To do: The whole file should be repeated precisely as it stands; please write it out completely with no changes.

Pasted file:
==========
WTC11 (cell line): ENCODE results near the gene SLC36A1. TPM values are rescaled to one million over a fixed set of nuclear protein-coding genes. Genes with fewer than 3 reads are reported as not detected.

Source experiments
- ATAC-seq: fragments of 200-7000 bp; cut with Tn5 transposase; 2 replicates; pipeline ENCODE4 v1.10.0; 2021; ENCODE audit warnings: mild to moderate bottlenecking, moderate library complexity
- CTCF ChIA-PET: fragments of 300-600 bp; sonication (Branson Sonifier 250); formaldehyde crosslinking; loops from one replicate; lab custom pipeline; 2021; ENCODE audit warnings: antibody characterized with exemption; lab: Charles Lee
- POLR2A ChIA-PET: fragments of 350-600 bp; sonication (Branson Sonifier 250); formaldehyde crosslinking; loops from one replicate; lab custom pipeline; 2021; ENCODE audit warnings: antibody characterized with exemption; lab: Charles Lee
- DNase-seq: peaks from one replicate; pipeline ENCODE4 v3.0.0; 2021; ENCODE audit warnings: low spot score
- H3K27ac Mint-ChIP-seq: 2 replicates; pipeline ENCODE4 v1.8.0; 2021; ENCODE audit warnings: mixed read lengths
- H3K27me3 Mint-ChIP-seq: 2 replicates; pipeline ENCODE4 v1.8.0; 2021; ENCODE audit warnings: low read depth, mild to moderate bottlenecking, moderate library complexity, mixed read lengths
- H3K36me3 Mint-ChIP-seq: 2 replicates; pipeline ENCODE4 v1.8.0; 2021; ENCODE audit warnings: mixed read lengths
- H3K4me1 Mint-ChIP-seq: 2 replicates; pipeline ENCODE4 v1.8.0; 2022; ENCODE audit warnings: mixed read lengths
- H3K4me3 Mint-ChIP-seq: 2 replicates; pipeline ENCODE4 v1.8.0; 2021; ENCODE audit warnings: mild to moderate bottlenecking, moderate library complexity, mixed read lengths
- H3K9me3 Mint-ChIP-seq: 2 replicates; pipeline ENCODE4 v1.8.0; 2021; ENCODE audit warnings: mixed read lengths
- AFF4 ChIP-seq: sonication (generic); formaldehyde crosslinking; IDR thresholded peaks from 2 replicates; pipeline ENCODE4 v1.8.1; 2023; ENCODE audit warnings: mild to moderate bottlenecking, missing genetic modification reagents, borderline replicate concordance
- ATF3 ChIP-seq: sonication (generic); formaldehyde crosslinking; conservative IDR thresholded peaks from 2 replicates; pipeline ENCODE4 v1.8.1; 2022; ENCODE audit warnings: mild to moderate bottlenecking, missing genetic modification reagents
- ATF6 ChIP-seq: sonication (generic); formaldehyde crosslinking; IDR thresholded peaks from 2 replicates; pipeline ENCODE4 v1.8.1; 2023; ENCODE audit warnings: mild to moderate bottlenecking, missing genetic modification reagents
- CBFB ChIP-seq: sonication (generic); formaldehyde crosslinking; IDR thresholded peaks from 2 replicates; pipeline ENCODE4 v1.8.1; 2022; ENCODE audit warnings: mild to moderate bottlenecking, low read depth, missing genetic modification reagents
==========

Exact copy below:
WTC11 (cell line): ENCODE results near the gene SLC36A1. TPM values are rescaled to one million over a fixed set of nuclear protein-coding genes. Genes with fewer than 3 reads are reported as not detected.

Source experiments
- ATAC-seq: fragments of 200-7000 bp; cut with Tn5 transposase; 2 replicates; pipeline ENCODE4 v1.10.0; 2021; ENCODE audit warnings: mild to moderate bottlenecking, moderate library complexity
- CTCF ChIA-PET: fragments of 300-600 bp; sonication (Branson Sonifier 250); formaldehyde crosslinking; loops from one replicate; lab custom pipeline; 2021; ENCODE audit warnings: antibody characterized with exemption; lab: Charles Lee
- POLR2A ChIA-PET: fragments of 350-600 bp; sonication (Branson Sonifier 250); formaldehyde crosslinking; loops from one replicate; lab custom pipeline; 2021; ENCODE audit warnings: antibody characterized with exemption; lab: Charles Lee
- DNase-seq: peaks from one replicate; pipeline ENCODE4 v3.0.0; 2021; ENCODE audit warnings: low spot score
- H3K27ac Mint-ChIP-seq: 2 replicates; pipeline ENCODE4 v1.8.0; 2021; ENCODE audit warnings: mixed read lengths
- H3K27me3 Mint-ChIP-seq: 2 replicates; pipeline ENCODE4 v1.8.0; 2021; ENCODE audit warnings: low read depth, mild to moderate bottlenecking, moderate library complexity, mixed read lengths
- H3K36me3 Mint-ChIP-seq: 2 replicates; pipeline ENCODE4 v1.8.0; 2021; ENCODE audit warnings: mixed read lengths
- H3K4me1 Mint-ChIP-seq: 2 replicates; pipeline ENCODE4 v1.8.0; 2022; ENCODE audit warnings: mixed read lengths
- H3K4me3 Mint-ChIP-seq: 2 replicates; pipeline ENCODE4 v1.8.0; 2021; ENCODE audit warnings: mild to moderate bottlenecking, moderate library complexity, mixed read lengths
- H3K9me3 Mint-ChIP-seq: 2 replicates; pipeline ENCODE4 v1.8.0; 2021; ENCODE audit warnings: mixed read lengths
- AFF4 ChIP-seq: sonication (generic); formaldehyde crosslinking; IDR thresholded peaks from 2 replicates; pipeline ENCODE4 v1.8.1; 2023; ENCODE audit warnings: mild to moderate bottlenecking, missing genetic modification reagents, borderline replicate concordance
- ATF3 ChIP-seq: sonication (generic); formaldehyde crosslinking; conservative IDR thresholded peaks from 2 replicates; pipeline ENCODE4 v1.8.1; 2022; ENCODE audit warnings: mild to moderate bottlenecking, missing genetic modification reagents
- ATF6 ChIP-seq: sonication (generic); formaldehyde crosslinking; IDR thresholded peaks from 2 replicates; pipeline ENCODE4 v1.8.1; 2023; ENCODE audit warnings: mild to moderate bottlenecking, missing genetic modification reagents
- CBFB ChIP-seq: sonication (generic); formaldehyde crosslinking; IDR thresholded peaks from 2 replicates; pipeline ENCODE4 v1.8.1; 2022; ENCODE audit warnings: mild to moderate bottlenecking, low read depth, missing genetic modification reagents